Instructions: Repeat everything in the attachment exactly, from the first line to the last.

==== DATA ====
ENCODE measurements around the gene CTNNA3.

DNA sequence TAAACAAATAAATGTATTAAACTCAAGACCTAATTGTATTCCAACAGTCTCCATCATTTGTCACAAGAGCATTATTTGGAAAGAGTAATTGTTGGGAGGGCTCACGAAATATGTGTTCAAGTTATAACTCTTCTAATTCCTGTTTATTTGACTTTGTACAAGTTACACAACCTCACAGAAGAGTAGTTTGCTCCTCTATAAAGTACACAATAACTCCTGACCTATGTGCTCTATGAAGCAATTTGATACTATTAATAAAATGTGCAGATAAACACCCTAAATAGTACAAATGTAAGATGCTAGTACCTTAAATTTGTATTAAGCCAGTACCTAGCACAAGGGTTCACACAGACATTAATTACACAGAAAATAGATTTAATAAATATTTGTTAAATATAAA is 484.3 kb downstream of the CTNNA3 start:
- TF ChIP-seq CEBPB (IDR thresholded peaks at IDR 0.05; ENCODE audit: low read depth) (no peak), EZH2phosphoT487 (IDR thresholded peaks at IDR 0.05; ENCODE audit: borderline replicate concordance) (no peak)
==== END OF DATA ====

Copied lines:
ENCODE measurements around the gene CTNNA3.

DNA sequence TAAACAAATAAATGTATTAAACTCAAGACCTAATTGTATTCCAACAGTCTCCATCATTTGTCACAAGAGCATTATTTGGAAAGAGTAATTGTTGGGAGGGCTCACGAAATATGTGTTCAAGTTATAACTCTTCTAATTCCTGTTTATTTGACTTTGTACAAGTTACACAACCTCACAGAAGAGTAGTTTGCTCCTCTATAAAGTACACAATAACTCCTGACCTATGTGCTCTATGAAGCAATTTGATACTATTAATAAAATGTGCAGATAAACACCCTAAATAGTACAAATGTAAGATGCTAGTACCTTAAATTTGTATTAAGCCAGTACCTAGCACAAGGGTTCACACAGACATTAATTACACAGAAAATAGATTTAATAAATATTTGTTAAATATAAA is 484.3 kb downstream of the CTNNA3 start:
- TF ChIP-seq CEBPB (IDR thresholded peaks at IDR 0.05; ENCODE audit: low read depth) (no peak), EZH2phosphoT487 (IDR thresholded peaks at IDR 0.05; ENCODE audit: borderline replicate concordance) (no peak)